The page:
AuthorI'm Al Sweigart, author of Automate the Boring Stuff with Python and other Creative Commons-licensed books that teach beginners to code. AMA!
Jan 25th 2018 by AlSweigart • 24 Questions • 86 Points
Hi this is me Harley Flanagan, some of you know a little about me and my past, you may or may not have read my book and possibly know of my music, this is your chance to ask me what you want ;)
From Amazon author description: Harley Flanagan provides a fascinating memoir: a child prodigy and family friend of Andy Warhol and Allen Ginsberg, at a young age he became close to many stars of the early punk rock scene like Joe Strummer of The Clash and was taught to play bass by members of the famed black punk band Bad Brains. He started playing drums for the New York punk band the Stimulators when he was 11 years old; playing at places like Max's Kansas City with some of the most notable names of the punk scene. He then went on to start the notorious hardcore band Cro-Mags.
From the memoir's introduction by American Hardcore's Steven Blush: "Harley Flanagan is not like you or me. Most of us grew up in relative safety and security. Harley came up like a feral animal, fending for himself in the '70s Lower East Side jungle of crime, drugs, abuse and poverty. By age 10 he was a downtown star at Max's Kansas City and CBGB, drumming in his aunt's punk band The Stimulators, and socializing with Blondie's Debbie Harry and Cleveland's Dead Boys. Everyone thought it was so cute, but it wasn't."
Of his much anticipated memoir, famed author and celebrity chef Anthony Bourdain explains: "Don't even pretend to talk about New York... if you don't read this." "This book is the punch in the face you want and need."
EDIT: Ok, I'm gonna wrap this up now. It was a pleasure talking with you. I'll be playing some shows in the NY area and Maryland. Dates posted on Facebook and IG.
Check out the book, Hardcore: Life of my Own on Amazon: http://a.co/fMbxRSS
Hey Al, Automate the Boring Stuff is a great book and I'm very excited about the sequel. Any tentative date?
PS: Al, you are awesome!
Any chance Alexandra York comes back and gives Dana Brooke some pointers?
I work in Physical Therapy, and as a caregiver, I was wondering if you could give some tips to caregivers as to how you would like to be treated? Any good or bad examples I could learn from?
I did one of my inservices on MG while going through school, but did not learn about your type until I read your AMA today. Thanks so much for sharing so we can all learn!
Do you think John Joseph secretly eats White Castle sliders?
Probably sometime in early 2019. I wish I had started earlier on it, but I wasn't quite sure what should go into a sequel. I knew I wanted to create an intermediate level book, given that there's tons of content out there for complete beginners and experienced developers, but it's hard to pin down what "intermediate" is.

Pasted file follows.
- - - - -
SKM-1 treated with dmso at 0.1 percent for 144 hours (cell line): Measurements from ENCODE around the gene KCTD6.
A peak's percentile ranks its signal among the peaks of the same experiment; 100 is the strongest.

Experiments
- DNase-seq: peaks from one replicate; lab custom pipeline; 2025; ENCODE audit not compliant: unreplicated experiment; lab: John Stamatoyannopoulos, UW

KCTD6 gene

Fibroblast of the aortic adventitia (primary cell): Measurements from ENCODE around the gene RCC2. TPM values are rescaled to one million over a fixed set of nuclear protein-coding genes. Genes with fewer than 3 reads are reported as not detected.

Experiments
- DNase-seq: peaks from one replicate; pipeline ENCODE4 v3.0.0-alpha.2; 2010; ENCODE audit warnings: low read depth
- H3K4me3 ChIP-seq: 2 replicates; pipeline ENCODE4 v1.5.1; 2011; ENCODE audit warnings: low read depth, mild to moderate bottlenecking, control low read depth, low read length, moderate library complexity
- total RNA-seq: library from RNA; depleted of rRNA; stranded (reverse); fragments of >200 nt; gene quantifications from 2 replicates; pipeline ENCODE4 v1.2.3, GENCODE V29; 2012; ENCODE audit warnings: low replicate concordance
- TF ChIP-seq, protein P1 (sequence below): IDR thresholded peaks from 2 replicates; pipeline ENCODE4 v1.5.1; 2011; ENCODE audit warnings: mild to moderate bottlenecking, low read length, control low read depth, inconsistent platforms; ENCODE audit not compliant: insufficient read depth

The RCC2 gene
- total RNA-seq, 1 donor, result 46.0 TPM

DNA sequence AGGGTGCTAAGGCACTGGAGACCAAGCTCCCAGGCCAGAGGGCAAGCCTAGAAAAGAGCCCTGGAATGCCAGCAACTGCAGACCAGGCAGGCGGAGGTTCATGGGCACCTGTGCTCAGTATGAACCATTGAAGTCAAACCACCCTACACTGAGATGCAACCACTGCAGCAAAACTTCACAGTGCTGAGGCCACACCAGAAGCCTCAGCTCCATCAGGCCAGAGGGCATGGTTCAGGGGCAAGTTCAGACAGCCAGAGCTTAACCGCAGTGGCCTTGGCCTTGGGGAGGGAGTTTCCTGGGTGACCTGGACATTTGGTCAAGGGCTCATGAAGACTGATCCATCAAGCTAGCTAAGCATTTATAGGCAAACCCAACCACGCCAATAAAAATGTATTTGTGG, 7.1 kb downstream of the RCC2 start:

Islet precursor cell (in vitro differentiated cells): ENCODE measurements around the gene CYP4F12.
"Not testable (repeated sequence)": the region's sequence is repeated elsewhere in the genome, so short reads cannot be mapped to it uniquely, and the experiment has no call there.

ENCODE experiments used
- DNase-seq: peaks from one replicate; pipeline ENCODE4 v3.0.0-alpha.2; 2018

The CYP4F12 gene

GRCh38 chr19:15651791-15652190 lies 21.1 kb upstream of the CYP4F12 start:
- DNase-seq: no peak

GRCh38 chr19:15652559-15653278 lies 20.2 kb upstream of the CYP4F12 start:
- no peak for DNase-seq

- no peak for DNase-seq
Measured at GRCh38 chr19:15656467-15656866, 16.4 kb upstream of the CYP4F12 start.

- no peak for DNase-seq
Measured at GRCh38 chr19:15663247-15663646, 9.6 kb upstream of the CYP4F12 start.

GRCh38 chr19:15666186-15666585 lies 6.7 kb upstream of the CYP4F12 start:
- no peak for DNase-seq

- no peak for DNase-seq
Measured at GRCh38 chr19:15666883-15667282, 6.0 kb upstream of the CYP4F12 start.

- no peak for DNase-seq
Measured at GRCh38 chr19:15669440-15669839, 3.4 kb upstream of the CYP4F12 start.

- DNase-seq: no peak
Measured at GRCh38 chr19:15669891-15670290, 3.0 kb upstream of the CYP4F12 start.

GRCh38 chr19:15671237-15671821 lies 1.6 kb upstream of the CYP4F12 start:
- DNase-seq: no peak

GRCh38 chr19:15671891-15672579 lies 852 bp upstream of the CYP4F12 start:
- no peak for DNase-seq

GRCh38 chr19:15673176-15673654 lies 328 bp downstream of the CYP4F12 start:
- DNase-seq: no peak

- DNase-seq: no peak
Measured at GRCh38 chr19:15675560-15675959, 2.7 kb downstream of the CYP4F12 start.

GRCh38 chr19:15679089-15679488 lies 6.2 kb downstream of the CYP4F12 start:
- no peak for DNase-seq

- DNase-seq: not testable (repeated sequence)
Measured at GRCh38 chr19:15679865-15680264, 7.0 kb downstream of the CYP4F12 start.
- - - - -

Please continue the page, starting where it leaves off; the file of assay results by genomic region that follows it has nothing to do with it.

Fluent Python and Effective Python are great books for mastering the Python language, and Clean Code is a great book on good software development practices in general. I didn't want to create a poor imitation of those books, but I did want similar aspects to them.
Currently, the idea is that the reader is someone who knows basic programming concepts and syntax (not even necessarily Python) and has written some one-off scripts, but wants to put together complete applications for their niche needs.
I'm making a risky, experimental approach where I use the browser for the applications' GUI. GUI frameworks like Qt and wxWidgets are great, but I didn't want to get married to a particular framework. Then I thought, a lot of people know HTML & CSS, or at least those would be generally useful skills if the book taught them. So I'd use Flask to create "offline web apps", which are really just applications that use the browser & HTML for the user interface. These would be applications meant to run on localhost and not accessible by the internet. It's cross-platform, easy to expand upon later if they do want to learn more.
I kind of feel a sort of George RR Martin-syndrome where I want to write as fast as possible to get this book out as soon as possible, but it's looking like it'll be a lot of work that will take up my entire 2018 for the writing and editing. No Starch is really good about not rushing their writers, in my experience, and producing quality books because of it.
Hmmmm...very interesting...you and everyone else will have to wait and see! I think she is doing a great job as is! :)